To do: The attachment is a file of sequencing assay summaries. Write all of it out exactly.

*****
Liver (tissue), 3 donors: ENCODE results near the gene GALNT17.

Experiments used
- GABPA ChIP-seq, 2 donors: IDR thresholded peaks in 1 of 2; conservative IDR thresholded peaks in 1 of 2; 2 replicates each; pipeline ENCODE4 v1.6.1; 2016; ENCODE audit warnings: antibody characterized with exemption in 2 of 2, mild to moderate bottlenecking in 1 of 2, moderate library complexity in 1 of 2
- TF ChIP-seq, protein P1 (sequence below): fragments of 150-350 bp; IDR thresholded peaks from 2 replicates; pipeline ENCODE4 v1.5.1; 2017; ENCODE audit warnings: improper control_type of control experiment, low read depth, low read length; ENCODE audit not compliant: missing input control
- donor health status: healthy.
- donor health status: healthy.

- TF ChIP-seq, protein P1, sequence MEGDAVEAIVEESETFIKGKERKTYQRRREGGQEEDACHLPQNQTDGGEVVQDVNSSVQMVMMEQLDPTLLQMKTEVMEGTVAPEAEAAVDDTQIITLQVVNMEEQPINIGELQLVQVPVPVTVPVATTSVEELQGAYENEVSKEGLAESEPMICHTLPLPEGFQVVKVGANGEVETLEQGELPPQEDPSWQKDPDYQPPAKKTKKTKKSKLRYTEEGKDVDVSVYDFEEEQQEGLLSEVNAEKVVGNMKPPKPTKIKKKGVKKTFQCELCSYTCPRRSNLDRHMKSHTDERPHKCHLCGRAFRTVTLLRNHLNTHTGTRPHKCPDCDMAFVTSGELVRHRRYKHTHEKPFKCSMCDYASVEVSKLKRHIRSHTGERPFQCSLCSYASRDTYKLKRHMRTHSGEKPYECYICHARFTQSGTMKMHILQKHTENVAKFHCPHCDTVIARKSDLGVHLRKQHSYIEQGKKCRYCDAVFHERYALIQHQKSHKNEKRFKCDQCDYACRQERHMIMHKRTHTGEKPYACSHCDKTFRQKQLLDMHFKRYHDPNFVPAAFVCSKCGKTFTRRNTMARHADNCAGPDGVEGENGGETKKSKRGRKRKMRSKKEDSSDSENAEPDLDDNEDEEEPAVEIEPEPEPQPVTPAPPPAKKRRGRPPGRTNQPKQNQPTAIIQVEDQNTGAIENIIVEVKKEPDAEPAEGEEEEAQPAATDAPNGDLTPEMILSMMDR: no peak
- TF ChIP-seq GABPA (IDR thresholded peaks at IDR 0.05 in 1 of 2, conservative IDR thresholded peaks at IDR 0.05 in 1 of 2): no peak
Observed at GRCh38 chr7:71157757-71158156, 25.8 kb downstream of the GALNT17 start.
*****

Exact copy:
Liver (tissue), 3 donors: ENCODE results near the gene GALNT17.

Experiments used
- GABPA ChIP-seq, 2 donors: IDR thresholded peaks in 1 of 2; conservative IDR thresholded peaks in 1 of 2; 2 replicates each; pipeline ENCODE4 v1.6.1; 2016; ENCODE audit warnings: antibody characterized with exemption in 2 of 2, mild to moderate bottlenecking in 1 of 2, moderate library complexity in 1 of 2
- TF ChIP-seq, protein P1 (sequence below): fragments of 150-350 bp; IDR thresholded peaks from 2 replicates; pipeline ENCODE4 v1.5.1; 2017; ENCODE audit warnings: improper control_type of control experiment, low read depth, low read length; ENCODE audit not compliant: missing input control
- donor health status: healthy.
- donor health status: healthy.

- TF ChIP-seq, protein P1, sequence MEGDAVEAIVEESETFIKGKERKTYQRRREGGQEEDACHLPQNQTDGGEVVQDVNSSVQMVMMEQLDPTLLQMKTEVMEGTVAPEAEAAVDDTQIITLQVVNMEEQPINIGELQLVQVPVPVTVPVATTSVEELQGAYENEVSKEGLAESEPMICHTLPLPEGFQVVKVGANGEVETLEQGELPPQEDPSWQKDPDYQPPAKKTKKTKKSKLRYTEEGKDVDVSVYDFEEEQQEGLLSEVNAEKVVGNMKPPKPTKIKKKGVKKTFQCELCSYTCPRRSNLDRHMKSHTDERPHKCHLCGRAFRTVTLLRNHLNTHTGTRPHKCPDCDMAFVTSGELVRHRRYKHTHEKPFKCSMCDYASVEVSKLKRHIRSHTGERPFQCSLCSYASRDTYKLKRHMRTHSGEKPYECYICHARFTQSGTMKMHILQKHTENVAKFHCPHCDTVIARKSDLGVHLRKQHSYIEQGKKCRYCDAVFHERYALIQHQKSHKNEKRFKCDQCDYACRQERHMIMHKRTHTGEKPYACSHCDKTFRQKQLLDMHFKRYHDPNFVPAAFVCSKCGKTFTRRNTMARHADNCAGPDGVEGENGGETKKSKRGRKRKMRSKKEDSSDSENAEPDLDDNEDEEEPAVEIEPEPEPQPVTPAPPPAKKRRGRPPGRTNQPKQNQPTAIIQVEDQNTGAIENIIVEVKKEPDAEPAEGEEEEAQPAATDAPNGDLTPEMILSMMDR: no peak
- TF ChIP-seq GABPA (IDR thresholded peaks at IDR 0.05 in 1 of 2, conservative IDR thresholded peaks at IDR 0.05 in 1 of 2): no peak
Observed at GRCh38 chr7:71157757-71158156, 25.8 kb downstream of the GALNT17 start.